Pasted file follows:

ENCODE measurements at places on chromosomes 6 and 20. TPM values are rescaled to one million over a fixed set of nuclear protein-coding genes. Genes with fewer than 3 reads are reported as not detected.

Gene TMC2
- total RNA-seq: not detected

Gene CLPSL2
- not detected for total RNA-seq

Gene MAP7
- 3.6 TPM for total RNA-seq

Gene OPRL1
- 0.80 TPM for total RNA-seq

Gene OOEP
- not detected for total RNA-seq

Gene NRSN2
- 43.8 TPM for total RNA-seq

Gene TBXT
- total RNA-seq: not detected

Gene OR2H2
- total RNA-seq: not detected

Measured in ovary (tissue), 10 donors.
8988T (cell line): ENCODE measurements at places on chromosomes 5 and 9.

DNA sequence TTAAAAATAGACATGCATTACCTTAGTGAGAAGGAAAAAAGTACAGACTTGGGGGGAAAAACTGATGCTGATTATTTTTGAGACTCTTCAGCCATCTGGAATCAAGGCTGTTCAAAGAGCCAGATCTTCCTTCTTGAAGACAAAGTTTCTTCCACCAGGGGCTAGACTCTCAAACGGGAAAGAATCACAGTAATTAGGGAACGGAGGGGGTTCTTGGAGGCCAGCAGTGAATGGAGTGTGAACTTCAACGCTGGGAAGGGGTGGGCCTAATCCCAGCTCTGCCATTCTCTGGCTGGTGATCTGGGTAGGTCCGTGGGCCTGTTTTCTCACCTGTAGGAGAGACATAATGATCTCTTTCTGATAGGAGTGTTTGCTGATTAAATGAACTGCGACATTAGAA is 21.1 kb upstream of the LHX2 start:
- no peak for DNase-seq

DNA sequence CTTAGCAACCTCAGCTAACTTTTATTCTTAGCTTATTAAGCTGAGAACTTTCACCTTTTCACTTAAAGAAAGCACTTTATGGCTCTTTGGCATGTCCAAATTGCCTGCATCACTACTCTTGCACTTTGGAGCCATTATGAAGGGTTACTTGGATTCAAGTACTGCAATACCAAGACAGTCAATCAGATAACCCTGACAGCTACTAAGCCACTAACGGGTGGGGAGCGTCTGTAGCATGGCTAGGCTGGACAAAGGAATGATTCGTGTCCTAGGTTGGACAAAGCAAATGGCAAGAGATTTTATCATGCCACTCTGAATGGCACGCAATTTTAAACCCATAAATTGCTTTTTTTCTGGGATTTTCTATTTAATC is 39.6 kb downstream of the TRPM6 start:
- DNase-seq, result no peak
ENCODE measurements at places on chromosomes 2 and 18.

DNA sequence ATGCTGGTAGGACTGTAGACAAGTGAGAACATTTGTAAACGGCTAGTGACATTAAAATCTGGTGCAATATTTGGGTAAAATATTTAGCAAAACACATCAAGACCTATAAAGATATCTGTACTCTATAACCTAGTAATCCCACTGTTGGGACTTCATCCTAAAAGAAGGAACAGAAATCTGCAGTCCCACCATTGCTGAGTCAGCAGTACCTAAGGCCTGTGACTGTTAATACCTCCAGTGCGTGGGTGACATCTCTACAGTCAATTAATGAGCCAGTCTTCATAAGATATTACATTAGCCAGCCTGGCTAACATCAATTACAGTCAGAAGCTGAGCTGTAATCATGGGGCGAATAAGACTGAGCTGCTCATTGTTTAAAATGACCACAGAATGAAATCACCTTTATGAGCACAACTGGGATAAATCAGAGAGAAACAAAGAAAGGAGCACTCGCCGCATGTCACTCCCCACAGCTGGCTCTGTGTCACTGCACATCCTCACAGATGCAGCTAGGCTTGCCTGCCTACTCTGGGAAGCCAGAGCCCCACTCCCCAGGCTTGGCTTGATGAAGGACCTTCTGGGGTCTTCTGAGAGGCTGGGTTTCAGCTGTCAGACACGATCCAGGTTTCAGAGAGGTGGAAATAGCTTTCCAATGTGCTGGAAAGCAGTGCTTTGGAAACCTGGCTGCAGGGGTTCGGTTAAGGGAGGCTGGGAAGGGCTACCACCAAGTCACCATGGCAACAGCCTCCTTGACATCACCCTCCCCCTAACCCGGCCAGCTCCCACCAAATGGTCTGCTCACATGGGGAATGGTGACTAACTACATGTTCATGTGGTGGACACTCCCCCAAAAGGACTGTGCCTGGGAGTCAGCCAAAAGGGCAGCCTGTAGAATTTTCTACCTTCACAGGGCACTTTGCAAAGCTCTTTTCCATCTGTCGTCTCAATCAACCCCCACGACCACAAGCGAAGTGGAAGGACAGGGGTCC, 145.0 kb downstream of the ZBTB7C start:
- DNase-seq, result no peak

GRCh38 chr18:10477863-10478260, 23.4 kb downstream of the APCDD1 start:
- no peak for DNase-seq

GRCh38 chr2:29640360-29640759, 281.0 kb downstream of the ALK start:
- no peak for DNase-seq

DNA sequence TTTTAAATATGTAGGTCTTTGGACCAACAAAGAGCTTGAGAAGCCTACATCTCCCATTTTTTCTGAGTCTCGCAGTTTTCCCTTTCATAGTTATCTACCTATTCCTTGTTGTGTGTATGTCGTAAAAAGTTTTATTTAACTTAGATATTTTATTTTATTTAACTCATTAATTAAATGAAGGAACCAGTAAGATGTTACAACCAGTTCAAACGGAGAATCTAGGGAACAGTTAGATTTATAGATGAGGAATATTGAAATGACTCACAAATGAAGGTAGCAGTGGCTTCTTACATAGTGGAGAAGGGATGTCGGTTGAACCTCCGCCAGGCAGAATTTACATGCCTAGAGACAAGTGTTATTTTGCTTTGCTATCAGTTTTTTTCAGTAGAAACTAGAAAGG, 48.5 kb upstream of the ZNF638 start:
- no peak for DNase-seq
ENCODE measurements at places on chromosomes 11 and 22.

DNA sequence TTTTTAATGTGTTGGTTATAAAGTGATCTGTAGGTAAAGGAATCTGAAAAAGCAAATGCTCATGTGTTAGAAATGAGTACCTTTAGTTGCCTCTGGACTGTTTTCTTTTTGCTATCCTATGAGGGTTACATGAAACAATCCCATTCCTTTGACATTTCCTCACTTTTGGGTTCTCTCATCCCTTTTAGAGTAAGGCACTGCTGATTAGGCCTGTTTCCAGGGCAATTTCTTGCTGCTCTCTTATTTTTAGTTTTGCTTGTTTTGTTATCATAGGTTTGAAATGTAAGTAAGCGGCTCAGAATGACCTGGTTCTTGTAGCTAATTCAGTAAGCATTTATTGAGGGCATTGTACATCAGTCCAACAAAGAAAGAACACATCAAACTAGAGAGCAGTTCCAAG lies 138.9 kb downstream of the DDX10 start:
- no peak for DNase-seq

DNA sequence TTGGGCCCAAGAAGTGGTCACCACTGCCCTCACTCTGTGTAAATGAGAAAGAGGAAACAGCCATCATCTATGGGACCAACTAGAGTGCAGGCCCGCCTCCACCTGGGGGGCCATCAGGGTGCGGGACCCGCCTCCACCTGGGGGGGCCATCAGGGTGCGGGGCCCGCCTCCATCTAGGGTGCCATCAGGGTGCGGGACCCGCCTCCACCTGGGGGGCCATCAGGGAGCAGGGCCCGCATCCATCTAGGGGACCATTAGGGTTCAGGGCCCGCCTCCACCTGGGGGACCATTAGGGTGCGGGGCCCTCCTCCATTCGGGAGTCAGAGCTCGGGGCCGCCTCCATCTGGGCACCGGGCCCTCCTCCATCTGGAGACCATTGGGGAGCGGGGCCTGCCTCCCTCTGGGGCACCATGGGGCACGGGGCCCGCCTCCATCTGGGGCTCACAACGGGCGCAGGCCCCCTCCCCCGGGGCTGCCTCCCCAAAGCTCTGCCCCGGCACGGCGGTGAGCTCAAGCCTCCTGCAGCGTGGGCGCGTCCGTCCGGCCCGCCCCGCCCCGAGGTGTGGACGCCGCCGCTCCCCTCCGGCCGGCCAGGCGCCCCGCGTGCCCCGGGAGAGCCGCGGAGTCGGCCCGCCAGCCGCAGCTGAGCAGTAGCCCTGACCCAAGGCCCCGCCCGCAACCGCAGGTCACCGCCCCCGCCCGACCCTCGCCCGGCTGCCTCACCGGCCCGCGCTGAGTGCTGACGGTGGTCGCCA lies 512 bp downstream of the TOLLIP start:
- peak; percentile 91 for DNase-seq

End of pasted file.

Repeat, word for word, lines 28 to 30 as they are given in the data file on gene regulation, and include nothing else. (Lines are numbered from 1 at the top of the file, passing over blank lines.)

- no peak for DNase-seq

GRCh38 chr2:29640360-29640759, 281.0 kb downstream of the ALK start:
- no peak for DNase-seq